Another topic of concern; why should death row inmates or felons who have received a life sentence be given free education? Death row inmates can take some classes, although they are not allowed to leave their cells.

A teacher delivers instruction to the prisoner through the bars. They will not be able to use the knowledge they gain because they will always be in jail. So what’s the point?

Many continue to ask; should repeat offenders still receive a free college education? Obviously they have been given a second chance to better their lives and make things right again, but they still continue to make mistakes. Why do these felons deserve this right, when law-abiding citizens still must pay the fee for higher education?

From the other end of the spectrum, however, many will argue that education in prison is what inmates need to keep them sane and alive. Providing them with an education will offer the knowledge that they can have a successful life after prison.

Some believe that what inmates are taught in jail should be based on a personal level and that the curriculum should focus on individual effort.

On March 14, 2006, a group of educators began their work at a local prison in Worcester, Mass. The experience they gained not only gave them a great sense of self accomplishment, but allowed them to learn along with their students.

They know how to translate educere, which in this context means “enlightenment” or “to enlighten,” into a meaningful practice and thus transform education into practical knowledge, the kind that leads not only to a better job but also to a more meaningful and creative life.

”It’s rejuvenating,” said Antonio Rivera, 23, of the Cheshire Correctional Institution, who is less than halfway through a 12-year sentence for drug dealing.

Another example of schooling in prisons occurs in Hagerstown, Maryland. The prisoners, who are held at the Maryland Correctional Training Center, a medium-security facility, recently earned their Master of Theology Studies degrees through the Prison-to-Pulpit program from Covenant Theological Seminary of Tallahassee, FL, a training school that has a Maryland branch.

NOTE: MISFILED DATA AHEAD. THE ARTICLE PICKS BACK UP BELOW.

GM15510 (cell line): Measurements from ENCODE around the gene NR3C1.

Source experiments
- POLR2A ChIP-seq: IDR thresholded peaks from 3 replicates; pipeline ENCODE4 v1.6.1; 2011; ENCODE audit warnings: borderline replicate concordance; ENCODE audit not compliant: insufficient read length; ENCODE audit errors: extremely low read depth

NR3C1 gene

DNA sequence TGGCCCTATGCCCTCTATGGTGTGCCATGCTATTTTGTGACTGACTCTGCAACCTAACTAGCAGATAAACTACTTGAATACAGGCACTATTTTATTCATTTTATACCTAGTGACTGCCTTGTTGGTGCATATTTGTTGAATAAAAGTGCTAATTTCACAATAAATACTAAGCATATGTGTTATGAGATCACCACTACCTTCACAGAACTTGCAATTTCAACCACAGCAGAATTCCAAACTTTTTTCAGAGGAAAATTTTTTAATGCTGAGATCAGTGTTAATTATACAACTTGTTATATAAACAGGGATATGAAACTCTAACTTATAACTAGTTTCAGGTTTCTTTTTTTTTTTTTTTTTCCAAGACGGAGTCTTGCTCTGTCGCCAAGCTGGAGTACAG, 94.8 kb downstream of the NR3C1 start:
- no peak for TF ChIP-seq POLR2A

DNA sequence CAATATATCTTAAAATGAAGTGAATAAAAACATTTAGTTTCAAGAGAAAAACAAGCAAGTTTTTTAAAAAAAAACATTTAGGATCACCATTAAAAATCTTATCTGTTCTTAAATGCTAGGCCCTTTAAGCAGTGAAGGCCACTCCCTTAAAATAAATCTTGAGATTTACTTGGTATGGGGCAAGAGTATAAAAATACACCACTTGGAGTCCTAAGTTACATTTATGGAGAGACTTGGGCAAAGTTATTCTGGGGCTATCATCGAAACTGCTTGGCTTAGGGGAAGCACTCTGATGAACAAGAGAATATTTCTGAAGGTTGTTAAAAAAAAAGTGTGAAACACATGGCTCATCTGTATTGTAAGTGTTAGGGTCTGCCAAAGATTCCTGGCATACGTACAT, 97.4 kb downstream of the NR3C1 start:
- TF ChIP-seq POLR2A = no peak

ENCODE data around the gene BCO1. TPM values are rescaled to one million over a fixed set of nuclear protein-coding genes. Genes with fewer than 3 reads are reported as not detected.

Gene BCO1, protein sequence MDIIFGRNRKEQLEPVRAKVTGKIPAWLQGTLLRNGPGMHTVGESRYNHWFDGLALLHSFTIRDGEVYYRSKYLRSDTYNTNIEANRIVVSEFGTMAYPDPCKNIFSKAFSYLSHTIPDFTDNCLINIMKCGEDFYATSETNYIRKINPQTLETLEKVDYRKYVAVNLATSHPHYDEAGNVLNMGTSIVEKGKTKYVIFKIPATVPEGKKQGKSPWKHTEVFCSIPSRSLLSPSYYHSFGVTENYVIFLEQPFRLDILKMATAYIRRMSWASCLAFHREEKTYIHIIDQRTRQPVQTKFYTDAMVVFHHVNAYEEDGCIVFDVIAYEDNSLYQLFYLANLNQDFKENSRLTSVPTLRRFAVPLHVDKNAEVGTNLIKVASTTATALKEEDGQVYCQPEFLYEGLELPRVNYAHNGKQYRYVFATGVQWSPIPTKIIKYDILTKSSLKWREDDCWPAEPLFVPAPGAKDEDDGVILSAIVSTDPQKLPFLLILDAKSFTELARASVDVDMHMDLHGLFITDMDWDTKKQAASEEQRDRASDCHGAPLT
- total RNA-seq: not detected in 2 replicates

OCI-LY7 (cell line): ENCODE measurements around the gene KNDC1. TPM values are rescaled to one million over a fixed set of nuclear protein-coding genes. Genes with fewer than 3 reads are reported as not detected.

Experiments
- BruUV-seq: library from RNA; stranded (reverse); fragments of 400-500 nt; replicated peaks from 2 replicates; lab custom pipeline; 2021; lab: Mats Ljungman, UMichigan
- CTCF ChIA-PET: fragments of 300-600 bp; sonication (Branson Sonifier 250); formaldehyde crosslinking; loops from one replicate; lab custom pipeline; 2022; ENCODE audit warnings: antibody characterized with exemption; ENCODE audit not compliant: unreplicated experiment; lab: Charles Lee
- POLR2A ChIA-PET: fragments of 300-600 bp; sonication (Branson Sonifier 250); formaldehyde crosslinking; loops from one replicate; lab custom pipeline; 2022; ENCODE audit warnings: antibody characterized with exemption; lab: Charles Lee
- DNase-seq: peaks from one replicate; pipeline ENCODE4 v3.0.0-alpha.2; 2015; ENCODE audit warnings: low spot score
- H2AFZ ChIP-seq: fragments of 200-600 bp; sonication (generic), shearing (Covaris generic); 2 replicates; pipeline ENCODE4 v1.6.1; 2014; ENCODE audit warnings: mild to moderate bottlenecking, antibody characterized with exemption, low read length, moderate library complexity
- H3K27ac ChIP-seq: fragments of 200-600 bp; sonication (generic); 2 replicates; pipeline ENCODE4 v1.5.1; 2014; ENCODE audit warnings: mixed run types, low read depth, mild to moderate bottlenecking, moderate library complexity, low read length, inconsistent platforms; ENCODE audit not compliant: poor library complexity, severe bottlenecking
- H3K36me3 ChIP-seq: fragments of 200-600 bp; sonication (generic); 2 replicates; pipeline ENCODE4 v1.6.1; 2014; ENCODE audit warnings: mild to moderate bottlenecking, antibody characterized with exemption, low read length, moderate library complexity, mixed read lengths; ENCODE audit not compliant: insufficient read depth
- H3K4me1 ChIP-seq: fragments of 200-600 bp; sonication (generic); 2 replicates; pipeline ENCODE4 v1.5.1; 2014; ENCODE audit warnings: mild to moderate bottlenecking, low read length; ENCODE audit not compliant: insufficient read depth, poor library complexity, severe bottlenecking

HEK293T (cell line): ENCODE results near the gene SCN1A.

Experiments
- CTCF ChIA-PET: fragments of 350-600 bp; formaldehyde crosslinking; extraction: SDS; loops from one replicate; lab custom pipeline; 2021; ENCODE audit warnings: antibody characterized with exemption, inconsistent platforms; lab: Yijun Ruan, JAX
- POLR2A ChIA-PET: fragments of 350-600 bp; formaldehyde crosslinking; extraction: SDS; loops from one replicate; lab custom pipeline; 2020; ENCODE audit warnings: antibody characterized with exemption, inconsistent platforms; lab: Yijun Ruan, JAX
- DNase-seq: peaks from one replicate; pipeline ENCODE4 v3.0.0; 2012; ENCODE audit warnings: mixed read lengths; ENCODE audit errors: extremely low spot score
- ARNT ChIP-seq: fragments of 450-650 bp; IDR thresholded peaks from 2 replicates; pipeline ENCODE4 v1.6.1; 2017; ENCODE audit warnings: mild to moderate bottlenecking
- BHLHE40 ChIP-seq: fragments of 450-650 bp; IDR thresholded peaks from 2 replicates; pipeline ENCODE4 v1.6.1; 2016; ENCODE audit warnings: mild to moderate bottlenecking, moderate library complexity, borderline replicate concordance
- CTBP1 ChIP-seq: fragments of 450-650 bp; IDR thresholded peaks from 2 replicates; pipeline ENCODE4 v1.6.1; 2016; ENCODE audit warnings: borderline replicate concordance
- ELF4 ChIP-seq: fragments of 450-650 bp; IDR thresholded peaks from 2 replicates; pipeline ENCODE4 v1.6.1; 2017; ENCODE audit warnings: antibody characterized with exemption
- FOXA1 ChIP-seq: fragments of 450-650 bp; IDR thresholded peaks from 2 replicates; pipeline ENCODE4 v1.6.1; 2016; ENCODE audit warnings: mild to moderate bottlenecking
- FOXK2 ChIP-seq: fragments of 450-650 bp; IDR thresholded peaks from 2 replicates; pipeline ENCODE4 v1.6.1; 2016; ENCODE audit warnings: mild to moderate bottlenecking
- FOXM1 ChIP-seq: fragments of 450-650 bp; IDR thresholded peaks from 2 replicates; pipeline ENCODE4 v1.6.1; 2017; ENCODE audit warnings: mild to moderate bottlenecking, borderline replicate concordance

Personally, I believe inmates should not receive free college education while incarcerated. They have obviously committed a crime or a series of crimes, and need to be punished for their actions.

While some argue that serving “hard time” is enough punishment, I believe that, as a prisoner, they have lost every right as a free man.

If the education they were receiving was not at a collegiate level and had volunteers providing the material, it would be different. But for them to receive free college education is ridiculous.

Students work hard to gain a college education, and it is not fair that one receives it for free, especially if they do not truly want it or appreciate it. People today argue about the temptations that society must face and overcome. In these hard times, it is tough to be a well-rounded individual.

Obviously, there is no excuse for committing a crime, but there has to be somebody to blame. I truly do not understand why these criminals are given the education that hard-working men and women must compete for.

The issue of inmates receiving free college education is a touchy subject that has obviously stirred controversy. American citizens are free to believe what they feel and, as a strong-minded country, it would be difficult to change their opinions

Whether you are for or against inmates receiving free college education while incarcerated, one is entitled to their own opinion. In the words of Voltaire: “I may not agree with the words you say, but I will defend to the death your right to say it.”

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  • E

    EmileeOct 27, 2011 at 1:39 pm